Max Jospeh’s directorial debut We Are Your Friends unfortunately never becomes the cinematic rave nor the Los Angeles valley over-indulgence drama it aspires to be. There are a few inspired moments in this DJ-centric American Dream tale, but beyond the mentor-protege element it never manages to find a convincing angle to escort a viewer into the lifestyle of a struggling DJ, and the accompanying Hollywood electronic dance music and nightlife scene. It feels a lot like an Entourage-meets-The Wolf of Wall Street poser, using a leery camera to frequently capture the oft-exposed skin of the attractive Valley youths, and indulging in the unethical swindling and debauchery of the rather unlikable lead dudebros. Even when it has its heart in the right place – emphasising that people need to unplug and take in what the world is telling us (and use it as artistic inspiration, if you so desire) – without the euphoric electro soundtrack it would have been completely ineffective.
We Are Your Friends, co-written by Joseph and Meaghan Oppenheimer from a story by Richard Silverman, focuses on 23-year-old aspiring DJ and record producer Cole Carter (Zac Efron). He and his three irresponsible buddies (played by Shiloh Fernandez, Alex Shaffer and Johnny Weston) fund their wild partying by drug peddling and promoting at the club where Cole spins. When he meets an older DJ, James (Wes Bentley), and his girlfriend Sophie (Emily Ratajkowski), he finds a mentor who can help him hone his tracks, and falls for the girl. This off-limits relationship with Sophie leads to trouble, and Cole is forced to make some tough choices about his future and where his allegiances lie.
The central conflict in this film is amongst the core group, who seem set to combust. Cole is scoring steady gigs through James, and begins to recognise the immorality of the jobs they land through an acquaintance – home foreclosure cold callers ripping off the vulnerable – and wants out. His buddies, who can’t see the same success in their future and can’t get enough of the cash they are earning, want to continue. Weston’s Mason, in particular, is a despicable human being and is involved in a large percentage of the instances where this film is horrifically sexist. He’s almost always in pursuit of sex, or recapping one of his sexploits. The way the four talk to one another bears resemblance to Entourage but where that show had Hollywood to satirise, and some wit, there is little to soften these cringe-worthy bombs. We are witnessing these guys at an age where they are unwilling to give up on their dreams at any cost, and will do anything unsavoury or illegal to achieve it. It doesn’t make for particularly enjoyable viewing.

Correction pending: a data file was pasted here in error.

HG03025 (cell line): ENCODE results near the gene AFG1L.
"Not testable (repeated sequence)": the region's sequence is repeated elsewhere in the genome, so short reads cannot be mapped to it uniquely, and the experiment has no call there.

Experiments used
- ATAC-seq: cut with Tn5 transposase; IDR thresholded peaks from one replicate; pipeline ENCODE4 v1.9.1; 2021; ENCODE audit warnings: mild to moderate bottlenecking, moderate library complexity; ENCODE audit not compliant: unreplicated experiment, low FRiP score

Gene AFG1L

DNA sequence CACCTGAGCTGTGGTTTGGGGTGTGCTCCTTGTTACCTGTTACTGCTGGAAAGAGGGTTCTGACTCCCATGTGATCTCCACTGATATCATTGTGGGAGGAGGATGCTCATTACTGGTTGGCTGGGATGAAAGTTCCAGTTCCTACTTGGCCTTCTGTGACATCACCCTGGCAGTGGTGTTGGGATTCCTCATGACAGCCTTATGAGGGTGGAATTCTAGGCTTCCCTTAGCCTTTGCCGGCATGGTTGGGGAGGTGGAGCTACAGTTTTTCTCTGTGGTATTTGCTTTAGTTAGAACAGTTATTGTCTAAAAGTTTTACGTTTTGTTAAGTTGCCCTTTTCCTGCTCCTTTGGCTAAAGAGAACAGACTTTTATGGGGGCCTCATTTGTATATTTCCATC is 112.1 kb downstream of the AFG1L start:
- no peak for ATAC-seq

But, Cole comes through all this as a not-altogether terrible person. He’s a soft-soul at heart, seeking for a way to express himself. He is heavily influenced by lifelong bestie Mason – and finds it hard to say no to him. But, he is hoping that his friends are not going to get in the way of his opportunities. Efron is a charismatic performer with more range than many give him credit for. He’s completely suited to this character and convincing as a DJ. Ratajkowki is also fine, but is given little to work with outside of being eye candy. The most impressive performance is from Bentley, whom many will remember from American Beauty back in 1999. He’s a big-shot snob whose concerning alcoholism masks his loss of musical identity. He doesn’t seem to have created anything original in years, now spinning for the money and giving the ravers what they want. When Cole comes along with ideas and youthful enthusiasm, James sees it as a chance to create once again.
The film’s electronic soundtrack is certainly one of its strongest elements and where the film utilises it best is through the multiple montages. The most notable is when Cole attends a party with James and his drug trip involves the guests slowly becoming animated. It is a really clever way of putting a viewer in the head space of a drug-influenced rave. There are also some inventive techniques – on-screen text, and narration from Efron – used to explain how a DJ works their club, and how to hit the beats as close to the human heart rate. The film’s showstopping finale displays the most impressive editing work, while the cinematography is unfortunately largely dull. Joseph and his DP Brett Pawlak have also obviously seen Spring Breakers, but bring none of that energy to the club sequences here.
But, Joseph knows who his target market is, and with this impressive soundtrack and the sex-appeal of the stars, there will be an audience. It is a pity that it doesn’t have a clear objective and badly handles everything unrelated to the mentor-protege arc and the DJ mechanics. Mia Hansen-Love’s Eden is the superior DJ-insider film for anyone interested in exploring this world further.
By Andrew Buckle
Director: Max Joseph
Writer(s): Max Joseph and Meaghan Oppenheimer (Screenplay), Richard Silverman (Story)
Starring: Zac Efron, Wes Bentley, Emily Ratajkowski
Runtime: 96 minutes
Release date(s): Australia: August 27, 2015